BEERSHEBA, Israel ( Associated Press) — An Israeli court on Wednesday indicted a Gaza aid worker on multiple terrorism charges in a high-profile case in which his employer, independent auditors and the Australian government said he had no evidence of misconduct. Evidence not found.
Mohamed al-Halabi, the Gaza director of Christian charity World Vision, was arrested in 2016 and charged with giving tens of millions of dollars to the Islamic extremist group Hamas, which rules the Strip. The trial and his prolonged detention have strained relations between Israel and humanitarian organizations that provide aid to Palestinians.
Al-Halabi and World Vision have both denied the allegations, and an independent audit in 2017 found no evidence of support for Hamas. His lawyer, Maher Hanna, said al-Halabi turned down several prosecutors’ offers that would have allowed him to go free.
Al-Halabi has not been sentenced. World Vision said it would appeal the decision, which was based largely on classified information that was shared only with the defense.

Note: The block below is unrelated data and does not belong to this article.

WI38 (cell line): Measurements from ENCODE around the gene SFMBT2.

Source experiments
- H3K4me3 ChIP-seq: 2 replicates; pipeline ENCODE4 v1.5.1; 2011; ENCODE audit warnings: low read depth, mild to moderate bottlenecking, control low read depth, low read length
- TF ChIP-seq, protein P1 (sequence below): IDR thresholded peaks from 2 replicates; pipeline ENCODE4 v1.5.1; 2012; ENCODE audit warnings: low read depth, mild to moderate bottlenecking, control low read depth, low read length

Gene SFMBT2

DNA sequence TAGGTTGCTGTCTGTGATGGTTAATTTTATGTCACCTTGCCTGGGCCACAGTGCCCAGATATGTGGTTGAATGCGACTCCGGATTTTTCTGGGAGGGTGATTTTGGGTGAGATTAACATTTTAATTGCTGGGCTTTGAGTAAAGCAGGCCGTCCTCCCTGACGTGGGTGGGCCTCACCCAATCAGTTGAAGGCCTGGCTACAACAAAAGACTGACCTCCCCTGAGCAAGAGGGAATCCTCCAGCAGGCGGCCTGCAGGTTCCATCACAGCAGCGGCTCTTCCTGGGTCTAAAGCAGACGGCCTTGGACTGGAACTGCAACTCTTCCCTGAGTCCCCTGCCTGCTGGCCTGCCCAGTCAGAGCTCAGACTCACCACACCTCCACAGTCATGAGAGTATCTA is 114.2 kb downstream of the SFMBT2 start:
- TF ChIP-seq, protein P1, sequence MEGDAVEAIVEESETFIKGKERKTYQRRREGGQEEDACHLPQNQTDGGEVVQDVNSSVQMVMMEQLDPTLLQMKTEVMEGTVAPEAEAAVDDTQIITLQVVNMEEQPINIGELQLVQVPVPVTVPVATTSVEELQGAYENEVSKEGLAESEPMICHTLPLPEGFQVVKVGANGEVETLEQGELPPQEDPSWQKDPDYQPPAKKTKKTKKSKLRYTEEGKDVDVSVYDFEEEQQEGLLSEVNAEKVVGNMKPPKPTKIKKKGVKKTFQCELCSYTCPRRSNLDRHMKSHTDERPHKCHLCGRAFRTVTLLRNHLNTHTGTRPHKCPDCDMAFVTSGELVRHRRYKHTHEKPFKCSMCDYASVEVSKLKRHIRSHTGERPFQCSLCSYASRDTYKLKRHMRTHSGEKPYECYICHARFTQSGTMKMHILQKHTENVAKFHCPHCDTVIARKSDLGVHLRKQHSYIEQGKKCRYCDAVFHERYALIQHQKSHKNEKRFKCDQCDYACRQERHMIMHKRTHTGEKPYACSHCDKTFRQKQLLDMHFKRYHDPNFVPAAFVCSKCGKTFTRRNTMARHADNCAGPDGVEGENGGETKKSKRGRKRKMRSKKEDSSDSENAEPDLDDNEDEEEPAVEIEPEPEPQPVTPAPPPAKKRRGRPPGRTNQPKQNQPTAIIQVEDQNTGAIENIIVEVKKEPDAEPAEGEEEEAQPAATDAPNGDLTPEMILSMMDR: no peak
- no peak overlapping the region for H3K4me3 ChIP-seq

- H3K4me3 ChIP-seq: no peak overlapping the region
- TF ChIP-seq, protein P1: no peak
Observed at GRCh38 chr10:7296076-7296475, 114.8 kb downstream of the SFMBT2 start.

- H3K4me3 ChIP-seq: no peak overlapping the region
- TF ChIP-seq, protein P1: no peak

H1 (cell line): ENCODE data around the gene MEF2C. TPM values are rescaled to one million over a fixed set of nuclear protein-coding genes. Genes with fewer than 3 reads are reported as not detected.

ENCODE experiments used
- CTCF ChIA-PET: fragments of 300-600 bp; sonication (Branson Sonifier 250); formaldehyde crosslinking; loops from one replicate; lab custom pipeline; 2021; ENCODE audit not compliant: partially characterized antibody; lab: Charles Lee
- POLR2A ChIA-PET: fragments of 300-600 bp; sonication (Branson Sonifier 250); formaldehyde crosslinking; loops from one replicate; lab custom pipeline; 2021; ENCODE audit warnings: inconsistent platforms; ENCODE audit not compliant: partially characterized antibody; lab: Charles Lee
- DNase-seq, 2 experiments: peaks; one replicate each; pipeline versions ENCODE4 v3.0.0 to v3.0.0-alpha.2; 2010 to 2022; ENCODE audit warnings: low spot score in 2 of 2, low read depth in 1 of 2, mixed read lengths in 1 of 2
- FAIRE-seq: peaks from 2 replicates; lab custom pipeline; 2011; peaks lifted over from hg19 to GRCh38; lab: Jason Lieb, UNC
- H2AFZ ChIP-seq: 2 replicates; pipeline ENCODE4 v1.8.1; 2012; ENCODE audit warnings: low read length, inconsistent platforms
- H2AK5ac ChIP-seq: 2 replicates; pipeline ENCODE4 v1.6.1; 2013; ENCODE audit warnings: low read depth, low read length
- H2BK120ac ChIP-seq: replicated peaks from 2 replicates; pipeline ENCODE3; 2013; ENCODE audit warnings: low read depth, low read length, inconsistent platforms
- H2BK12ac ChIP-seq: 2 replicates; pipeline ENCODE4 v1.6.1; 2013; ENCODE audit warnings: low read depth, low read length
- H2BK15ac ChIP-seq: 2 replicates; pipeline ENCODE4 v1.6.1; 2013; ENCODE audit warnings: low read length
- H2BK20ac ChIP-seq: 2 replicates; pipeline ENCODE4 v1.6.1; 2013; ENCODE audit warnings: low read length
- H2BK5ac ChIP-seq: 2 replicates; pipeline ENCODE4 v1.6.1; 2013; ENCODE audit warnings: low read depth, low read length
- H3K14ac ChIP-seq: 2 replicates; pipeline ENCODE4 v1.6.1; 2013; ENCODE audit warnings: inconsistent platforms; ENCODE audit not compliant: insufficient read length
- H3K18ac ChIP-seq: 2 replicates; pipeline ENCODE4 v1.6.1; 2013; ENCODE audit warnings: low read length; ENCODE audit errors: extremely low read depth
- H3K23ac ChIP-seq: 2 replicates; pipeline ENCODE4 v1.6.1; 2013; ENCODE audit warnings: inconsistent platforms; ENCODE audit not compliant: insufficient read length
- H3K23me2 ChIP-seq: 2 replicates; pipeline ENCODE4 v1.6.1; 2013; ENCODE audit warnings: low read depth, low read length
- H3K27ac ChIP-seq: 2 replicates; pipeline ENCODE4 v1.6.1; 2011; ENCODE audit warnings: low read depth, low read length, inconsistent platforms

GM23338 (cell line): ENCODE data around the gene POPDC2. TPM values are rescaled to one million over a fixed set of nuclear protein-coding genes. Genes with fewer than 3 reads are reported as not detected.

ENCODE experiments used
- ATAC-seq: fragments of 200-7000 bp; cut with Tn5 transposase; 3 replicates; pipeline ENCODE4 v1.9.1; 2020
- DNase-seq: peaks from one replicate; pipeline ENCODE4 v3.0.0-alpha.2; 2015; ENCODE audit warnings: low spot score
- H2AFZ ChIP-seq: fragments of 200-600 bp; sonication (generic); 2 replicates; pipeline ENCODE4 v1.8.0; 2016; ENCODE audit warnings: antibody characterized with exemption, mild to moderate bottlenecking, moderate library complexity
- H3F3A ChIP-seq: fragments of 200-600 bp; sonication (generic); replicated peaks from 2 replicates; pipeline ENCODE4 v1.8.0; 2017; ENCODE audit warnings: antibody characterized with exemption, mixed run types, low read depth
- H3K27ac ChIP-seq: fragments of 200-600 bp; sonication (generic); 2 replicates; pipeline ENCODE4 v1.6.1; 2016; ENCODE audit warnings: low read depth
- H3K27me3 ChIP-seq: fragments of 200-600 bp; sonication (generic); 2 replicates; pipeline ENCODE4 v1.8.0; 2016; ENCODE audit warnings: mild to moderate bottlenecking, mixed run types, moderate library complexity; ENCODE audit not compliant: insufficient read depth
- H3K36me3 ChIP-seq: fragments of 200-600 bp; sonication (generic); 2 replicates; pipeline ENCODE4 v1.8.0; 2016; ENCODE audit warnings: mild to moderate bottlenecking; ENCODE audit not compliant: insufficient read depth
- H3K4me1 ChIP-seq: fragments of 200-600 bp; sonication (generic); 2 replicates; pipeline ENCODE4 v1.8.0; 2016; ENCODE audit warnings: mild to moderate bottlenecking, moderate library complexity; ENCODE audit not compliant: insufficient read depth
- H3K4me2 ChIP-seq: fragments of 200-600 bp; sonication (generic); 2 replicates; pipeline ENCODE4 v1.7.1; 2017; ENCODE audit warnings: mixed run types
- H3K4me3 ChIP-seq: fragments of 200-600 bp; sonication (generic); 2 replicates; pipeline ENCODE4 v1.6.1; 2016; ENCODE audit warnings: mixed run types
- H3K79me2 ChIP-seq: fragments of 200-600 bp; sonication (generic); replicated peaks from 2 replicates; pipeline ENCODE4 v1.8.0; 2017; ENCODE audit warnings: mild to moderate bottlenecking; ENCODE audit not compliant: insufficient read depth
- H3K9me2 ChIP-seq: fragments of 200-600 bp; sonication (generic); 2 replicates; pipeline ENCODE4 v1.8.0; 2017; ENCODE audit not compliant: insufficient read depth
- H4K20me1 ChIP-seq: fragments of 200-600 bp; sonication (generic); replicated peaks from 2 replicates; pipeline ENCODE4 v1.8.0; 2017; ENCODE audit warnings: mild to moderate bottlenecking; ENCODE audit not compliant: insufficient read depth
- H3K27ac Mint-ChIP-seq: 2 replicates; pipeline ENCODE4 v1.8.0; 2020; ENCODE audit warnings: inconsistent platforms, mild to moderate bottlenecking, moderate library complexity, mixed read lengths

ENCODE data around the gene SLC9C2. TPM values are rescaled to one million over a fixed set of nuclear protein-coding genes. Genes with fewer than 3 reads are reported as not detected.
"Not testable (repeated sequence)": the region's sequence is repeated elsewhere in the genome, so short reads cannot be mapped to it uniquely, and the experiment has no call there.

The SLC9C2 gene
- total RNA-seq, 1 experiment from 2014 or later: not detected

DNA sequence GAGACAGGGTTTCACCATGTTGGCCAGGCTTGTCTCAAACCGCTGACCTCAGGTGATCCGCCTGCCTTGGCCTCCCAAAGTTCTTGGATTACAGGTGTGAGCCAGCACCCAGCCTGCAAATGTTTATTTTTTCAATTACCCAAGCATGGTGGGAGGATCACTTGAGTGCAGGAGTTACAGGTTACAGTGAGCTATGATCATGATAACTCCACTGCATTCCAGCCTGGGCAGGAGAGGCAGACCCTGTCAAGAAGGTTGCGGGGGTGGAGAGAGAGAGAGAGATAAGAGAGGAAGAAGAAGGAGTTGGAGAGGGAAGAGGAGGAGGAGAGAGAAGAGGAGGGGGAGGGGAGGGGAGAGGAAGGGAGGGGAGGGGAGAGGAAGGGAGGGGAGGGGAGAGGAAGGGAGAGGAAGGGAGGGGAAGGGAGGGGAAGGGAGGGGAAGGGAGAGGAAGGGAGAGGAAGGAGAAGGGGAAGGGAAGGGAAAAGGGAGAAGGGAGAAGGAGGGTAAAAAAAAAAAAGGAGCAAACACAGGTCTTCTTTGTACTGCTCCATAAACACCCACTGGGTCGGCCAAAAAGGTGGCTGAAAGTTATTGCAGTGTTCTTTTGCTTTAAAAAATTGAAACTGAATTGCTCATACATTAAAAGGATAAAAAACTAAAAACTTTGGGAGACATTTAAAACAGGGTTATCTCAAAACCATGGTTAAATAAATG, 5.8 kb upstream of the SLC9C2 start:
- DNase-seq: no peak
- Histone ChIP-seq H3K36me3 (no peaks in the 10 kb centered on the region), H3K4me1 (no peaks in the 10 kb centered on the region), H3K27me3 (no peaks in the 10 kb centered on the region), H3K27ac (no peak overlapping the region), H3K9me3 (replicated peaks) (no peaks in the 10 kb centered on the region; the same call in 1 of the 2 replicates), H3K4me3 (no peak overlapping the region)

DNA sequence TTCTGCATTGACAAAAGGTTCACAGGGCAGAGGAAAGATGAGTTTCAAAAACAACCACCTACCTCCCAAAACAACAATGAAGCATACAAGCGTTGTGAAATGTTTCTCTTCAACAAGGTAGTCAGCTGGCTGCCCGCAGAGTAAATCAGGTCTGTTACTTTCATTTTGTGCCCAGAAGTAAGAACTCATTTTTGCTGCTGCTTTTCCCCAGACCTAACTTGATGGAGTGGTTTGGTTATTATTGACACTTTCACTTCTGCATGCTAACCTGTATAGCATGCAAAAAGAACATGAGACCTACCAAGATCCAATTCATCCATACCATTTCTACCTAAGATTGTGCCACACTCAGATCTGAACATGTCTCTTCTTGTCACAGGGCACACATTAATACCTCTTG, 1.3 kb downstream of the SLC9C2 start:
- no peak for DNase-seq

A court in the southern Israeli city of Beersheba said al-Halabi was guilty of a number of charges, including membership in a terrorist organization, providing information to a terrorist group, participating in an extremist exercise and carrying a weapon.
He said he gave “millions” of dollars and equipment to Hamas from World Vision and its donors. He said Hamas used the money to fund extremist activities as well as medicine, food and Quran memorization competitions for children. The court said the pipes and nylon sent to Hamas were used for military purposes.
The court said it was not convinced by World Vision’s testimony that it had strong controls that could prevent such deviations. He said the 254-page judgment is confidential and cannot be published.
The ruling appears to have relied largely on a confession by al-Halabi provided by an informant and which has not been released. His counsel said that the confession was given under coercion and it should not have been accepted in evidence.